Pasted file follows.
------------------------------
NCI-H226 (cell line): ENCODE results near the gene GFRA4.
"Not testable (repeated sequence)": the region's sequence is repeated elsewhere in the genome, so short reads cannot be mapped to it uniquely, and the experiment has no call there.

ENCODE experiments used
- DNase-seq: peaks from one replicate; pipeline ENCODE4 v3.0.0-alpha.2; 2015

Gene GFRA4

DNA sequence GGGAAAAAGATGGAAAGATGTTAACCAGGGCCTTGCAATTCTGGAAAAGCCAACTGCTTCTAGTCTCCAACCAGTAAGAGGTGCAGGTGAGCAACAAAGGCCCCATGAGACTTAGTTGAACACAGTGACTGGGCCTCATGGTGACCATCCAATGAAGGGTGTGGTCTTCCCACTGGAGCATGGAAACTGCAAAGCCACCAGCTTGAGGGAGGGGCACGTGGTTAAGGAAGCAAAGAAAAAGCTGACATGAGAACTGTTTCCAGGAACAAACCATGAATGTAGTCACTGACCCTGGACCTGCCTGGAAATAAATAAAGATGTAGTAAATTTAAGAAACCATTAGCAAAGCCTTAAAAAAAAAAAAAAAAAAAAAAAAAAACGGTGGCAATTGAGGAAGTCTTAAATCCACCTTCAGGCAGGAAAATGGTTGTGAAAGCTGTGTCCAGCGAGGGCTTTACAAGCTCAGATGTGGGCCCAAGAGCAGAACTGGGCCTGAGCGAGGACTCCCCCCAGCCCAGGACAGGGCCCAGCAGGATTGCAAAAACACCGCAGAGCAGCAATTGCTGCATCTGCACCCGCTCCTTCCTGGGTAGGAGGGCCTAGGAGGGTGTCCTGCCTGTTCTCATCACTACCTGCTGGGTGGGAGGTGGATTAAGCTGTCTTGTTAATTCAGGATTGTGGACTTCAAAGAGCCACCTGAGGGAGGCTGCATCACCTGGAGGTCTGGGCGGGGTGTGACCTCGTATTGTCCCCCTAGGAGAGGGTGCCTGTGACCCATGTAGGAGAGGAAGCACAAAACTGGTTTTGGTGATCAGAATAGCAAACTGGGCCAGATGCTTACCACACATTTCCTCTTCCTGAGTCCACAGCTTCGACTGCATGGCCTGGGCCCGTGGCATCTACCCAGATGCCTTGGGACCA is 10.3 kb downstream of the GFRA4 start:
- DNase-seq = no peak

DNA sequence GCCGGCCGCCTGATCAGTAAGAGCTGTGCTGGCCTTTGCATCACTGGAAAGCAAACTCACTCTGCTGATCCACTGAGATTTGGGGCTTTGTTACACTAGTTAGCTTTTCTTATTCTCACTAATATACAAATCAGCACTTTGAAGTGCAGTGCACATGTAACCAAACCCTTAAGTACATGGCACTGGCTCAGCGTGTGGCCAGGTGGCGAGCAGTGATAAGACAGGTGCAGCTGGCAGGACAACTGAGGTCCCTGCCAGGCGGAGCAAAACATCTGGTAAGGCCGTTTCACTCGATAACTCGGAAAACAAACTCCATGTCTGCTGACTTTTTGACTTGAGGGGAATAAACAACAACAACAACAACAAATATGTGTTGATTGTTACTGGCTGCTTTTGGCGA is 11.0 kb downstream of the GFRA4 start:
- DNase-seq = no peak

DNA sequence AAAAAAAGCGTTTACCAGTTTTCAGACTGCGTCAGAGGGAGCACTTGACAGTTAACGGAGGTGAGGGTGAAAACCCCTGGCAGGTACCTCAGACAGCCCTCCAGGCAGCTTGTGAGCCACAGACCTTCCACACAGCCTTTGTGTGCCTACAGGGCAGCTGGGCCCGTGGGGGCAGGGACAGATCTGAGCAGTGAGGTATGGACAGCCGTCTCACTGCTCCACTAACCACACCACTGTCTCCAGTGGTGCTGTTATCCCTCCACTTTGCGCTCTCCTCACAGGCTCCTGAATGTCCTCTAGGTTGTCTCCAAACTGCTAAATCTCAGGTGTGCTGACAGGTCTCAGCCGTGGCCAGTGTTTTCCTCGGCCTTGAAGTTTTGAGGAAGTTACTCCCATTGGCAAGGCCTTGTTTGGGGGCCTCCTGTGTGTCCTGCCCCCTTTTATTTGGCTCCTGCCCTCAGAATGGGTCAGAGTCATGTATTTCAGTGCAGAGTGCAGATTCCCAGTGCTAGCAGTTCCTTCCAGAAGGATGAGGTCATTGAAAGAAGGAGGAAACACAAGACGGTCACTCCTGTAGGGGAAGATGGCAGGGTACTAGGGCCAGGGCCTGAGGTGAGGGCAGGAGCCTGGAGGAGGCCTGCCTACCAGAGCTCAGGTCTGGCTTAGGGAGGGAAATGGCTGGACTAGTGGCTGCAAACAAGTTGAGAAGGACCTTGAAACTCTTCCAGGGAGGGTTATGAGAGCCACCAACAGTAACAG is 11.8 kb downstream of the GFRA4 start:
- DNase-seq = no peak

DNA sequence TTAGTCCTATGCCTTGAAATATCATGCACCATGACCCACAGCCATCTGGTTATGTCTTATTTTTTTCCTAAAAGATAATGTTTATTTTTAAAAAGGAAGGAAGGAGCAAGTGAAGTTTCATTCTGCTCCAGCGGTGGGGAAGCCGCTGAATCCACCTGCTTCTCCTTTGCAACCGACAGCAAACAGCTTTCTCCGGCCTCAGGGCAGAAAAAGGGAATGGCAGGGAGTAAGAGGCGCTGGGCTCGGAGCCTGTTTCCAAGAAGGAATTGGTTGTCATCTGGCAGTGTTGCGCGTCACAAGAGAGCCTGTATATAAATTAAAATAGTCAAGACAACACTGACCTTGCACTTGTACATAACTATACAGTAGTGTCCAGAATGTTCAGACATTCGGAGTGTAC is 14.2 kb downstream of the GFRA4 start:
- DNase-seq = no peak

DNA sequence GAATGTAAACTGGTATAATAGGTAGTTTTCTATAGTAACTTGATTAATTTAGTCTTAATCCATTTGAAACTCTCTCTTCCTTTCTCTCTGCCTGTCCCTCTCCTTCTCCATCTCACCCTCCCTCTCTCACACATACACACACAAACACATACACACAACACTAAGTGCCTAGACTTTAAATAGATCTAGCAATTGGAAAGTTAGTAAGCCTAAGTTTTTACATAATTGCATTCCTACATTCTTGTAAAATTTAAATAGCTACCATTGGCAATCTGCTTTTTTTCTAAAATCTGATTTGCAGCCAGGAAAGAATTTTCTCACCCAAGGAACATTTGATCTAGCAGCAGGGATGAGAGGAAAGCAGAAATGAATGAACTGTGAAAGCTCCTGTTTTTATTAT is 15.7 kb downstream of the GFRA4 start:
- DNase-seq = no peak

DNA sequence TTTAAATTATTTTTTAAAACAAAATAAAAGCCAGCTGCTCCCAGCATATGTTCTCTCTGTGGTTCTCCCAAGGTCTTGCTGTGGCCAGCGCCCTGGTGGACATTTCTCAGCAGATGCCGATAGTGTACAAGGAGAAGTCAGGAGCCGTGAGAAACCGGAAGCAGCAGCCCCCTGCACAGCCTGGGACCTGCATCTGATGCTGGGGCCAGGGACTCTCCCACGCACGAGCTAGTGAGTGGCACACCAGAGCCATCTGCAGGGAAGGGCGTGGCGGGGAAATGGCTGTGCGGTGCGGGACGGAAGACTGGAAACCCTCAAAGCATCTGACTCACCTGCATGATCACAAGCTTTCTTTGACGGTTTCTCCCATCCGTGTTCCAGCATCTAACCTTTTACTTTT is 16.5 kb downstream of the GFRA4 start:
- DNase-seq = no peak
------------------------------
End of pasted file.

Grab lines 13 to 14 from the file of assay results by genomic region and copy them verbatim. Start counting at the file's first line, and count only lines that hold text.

- DNase-seq = no peak

DNA sequence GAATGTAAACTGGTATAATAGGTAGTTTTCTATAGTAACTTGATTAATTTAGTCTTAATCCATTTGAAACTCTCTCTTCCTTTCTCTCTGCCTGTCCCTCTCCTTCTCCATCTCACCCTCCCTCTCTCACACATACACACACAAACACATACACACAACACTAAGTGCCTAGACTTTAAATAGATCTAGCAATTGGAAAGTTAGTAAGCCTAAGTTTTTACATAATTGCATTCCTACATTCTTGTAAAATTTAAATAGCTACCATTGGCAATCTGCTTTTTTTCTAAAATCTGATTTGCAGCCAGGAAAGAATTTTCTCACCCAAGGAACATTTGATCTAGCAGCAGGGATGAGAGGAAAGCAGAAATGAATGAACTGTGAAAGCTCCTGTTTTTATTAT is 15.7 kb downstream of the GFRA4 start: